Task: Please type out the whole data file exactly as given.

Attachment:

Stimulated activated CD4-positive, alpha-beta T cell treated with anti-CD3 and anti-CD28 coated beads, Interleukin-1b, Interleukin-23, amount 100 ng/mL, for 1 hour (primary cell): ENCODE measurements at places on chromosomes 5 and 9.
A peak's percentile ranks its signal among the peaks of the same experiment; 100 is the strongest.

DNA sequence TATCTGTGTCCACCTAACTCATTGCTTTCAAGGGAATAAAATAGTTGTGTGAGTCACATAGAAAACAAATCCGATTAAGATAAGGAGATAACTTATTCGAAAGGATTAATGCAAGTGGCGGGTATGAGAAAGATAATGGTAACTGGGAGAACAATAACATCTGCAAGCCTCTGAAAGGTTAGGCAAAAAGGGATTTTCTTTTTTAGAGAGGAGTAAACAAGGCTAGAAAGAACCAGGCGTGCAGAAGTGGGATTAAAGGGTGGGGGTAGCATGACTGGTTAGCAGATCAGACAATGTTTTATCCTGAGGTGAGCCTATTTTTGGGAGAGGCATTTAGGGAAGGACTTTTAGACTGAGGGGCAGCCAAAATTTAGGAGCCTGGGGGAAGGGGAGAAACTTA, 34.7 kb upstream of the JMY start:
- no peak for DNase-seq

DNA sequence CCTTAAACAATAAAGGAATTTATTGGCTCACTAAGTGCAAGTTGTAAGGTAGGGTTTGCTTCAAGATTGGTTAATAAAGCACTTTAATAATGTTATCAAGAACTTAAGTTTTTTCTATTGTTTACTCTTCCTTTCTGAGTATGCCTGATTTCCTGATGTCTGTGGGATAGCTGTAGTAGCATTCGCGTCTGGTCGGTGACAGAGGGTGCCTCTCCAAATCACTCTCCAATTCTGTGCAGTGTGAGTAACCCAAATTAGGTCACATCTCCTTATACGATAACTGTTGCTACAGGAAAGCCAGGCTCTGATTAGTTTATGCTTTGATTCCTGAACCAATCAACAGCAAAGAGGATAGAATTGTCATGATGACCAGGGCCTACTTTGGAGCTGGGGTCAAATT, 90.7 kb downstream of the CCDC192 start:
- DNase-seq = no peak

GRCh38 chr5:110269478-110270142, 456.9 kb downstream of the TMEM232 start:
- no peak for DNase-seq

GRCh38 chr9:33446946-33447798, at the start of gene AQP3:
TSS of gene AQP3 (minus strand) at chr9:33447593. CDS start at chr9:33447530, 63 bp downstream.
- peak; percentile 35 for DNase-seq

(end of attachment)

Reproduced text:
Stimulated activated CD4-positive, alpha-beta T cell treated with anti-CD3 and anti-CD28 coated beads, Interleukin-1b, Interleukin-23, amount 100 ng/mL, for 1 hour (primary cell): ENCODE measurements at places on chromosomes 5 and 9.
A peak's percentile ranks its signal among the peaks of the same experiment; 100 is the strongest.

DNA sequence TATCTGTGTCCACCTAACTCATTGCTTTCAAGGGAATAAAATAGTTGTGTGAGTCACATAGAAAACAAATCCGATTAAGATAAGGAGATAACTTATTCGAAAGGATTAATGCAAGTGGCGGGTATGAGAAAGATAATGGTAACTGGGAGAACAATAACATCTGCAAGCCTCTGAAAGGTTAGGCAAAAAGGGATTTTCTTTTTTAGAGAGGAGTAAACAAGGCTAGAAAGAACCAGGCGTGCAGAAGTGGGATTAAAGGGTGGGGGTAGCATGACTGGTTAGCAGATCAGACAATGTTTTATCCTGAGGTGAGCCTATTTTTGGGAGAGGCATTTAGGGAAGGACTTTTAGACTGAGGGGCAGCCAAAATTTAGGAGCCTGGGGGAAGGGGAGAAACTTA, 34.7 kb upstream of the JMY start:
- no peak for DNase-seq

DNA sequence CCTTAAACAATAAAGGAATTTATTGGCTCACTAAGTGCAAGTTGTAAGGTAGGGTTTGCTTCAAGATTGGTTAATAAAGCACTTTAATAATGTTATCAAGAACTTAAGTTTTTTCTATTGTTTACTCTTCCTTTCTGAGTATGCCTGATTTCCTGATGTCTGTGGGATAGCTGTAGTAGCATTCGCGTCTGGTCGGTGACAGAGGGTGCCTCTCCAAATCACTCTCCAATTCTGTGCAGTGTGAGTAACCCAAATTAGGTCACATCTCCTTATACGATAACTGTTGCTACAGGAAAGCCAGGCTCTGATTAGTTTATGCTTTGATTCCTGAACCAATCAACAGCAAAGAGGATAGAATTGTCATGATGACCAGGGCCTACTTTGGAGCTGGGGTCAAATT, 90.7 kb downstream of the CCDC192 start:
- DNase-seq = no peak

GRCh38 chr5:110269478-110270142, 456.9 kb downstream of the TMEM232 start:
- no peak for DNase-seq

GRCh38 chr9:33446946-33447798, at the start of gene AQP3:
TSS of gene AQP3 (minus strand) at chr9:33447593. CDS start at chr9:33447530, 63 bp downstream.
- peak; percentile 35 for DNase-seq